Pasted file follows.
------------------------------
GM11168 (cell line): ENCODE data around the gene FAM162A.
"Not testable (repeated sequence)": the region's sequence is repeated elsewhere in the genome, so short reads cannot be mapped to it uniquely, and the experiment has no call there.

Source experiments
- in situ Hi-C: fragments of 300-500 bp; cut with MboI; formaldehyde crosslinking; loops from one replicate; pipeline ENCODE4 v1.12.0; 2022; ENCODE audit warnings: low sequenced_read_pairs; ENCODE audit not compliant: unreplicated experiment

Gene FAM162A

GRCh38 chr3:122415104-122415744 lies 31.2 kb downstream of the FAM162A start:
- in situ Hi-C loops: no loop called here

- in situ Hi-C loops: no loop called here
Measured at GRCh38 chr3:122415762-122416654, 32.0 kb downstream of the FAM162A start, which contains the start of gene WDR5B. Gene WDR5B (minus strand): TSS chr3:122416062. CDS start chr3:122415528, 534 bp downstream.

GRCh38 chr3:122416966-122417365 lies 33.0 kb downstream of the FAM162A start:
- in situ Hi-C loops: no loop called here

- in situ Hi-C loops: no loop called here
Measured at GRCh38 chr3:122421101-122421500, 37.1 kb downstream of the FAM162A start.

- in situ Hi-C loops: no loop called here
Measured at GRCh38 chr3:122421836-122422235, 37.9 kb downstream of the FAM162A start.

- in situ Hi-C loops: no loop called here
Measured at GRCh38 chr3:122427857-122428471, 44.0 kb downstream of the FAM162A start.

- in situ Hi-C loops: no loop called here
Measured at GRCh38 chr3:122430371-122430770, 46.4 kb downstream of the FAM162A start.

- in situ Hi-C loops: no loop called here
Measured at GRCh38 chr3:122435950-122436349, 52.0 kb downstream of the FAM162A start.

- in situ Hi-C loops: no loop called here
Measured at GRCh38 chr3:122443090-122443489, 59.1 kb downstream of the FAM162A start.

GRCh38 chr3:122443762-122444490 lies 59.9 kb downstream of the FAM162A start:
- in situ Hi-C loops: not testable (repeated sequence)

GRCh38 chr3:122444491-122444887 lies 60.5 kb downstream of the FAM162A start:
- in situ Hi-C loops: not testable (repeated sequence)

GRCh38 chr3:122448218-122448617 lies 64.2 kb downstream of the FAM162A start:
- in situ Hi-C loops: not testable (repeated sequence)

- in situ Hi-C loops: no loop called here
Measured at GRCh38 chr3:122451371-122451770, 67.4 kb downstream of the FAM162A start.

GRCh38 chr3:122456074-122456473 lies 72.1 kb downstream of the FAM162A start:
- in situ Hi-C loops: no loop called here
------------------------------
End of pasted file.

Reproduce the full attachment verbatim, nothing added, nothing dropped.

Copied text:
GM11168 (cell line): ENCODE data around the gene FAM162A.
"Not testable (repeated sequence)": the region's sequence is repeated elsewhere in the genome, so short reads cannot be mapped to it uniquely, and the experiment has no call there.

Source experiments
- in situ Hi-C: fragments of 300-500 bp; cut with MboI; formaldehyde crosslinking; loops from one replicate; pipeline ENCODE4 v1.12.0; 2022; ENCODE audit warnings: low sequenced_read_pairs; ENCODE audit not compliant: unreplicated experiment

Gene FAM162A

GRCh38 chr3:122415104-122415744 lies 31.2 kb downstream of the FAM162A start:
- in situ Hi-C loops: no loop called here

- in situ Hi-C loops: no loop called here
Measured at GRCh38 chr3:122415762-122416654, 32.0 kb downstream of the FAM162A start, which contains the start of gene WDR5B. Gene WDR5B (minus strand): TSS chr3:122416062. CDS start chr3:122415528, 534 bp downstream.

GRCh38 chr3:122416966-122417365 lies 33.0 kb downstream of the FAM162A start:
- in situ Hi-C loops: no loop called here

- in situ Hi-C loops: no loop called here
Measured at GRCh38 chr3:122421101-122421500, 37.1 kb downstream of the FAM162A start.

- in situ Hi-C loops: no loop called here
Measured at GRCh38 chr3:122421836-122422235, 37.9 kb downstream of the FAM162A start.

- in situ Hi-C loops: no loop called here
Measured at GRCh38 chr3:122427857-122428471, 44.0 kb downstream of the FAM162A start.

- in situ Hi-C loops: no loop called here
Measured at GRCh38 chr3:122430371-122430770, 46.4 kb downstream of the FAM162A start.

- in situ Hi-C loops: no loop called here
Measured at GRCh38 chr3:122435950-122436349, 52.0 kb downstream of the FAM162A start.

- in situ Hi-C loops: no loop called here
Measured at GRCh38 chr3:122443090-122443489, 59.1 kb downstream of the FAM162A start.

GRCh38 chr3:122443762-122444490 lies 59.9 kb downstream of the FAM162A start:
- in situ Hi-C loops: not testable (repeated sequence)

GRCh38 chr3:122444491-122444887 lies 60.5 kb downstream of the FAM162A start:
- in situ Hi-C loops: not testable (repeated sequence)

GRCh38 chr3:122448218-122448617 lies 64.2 kb downstream of the FAM162A start:
- in situ Hi-C loops: not testable (repeated sequence)

- in situ Hi-C loops: no loop called here
Measured at GRCh38 chr3:122451371-122451770, 67.4 kb downstream of the FAM162A start.

GRCh38 chr3:122456074-122456473 lies 72.1 kb downstream of the FAM162A start:
- in situ Hi-C loops: no loop called here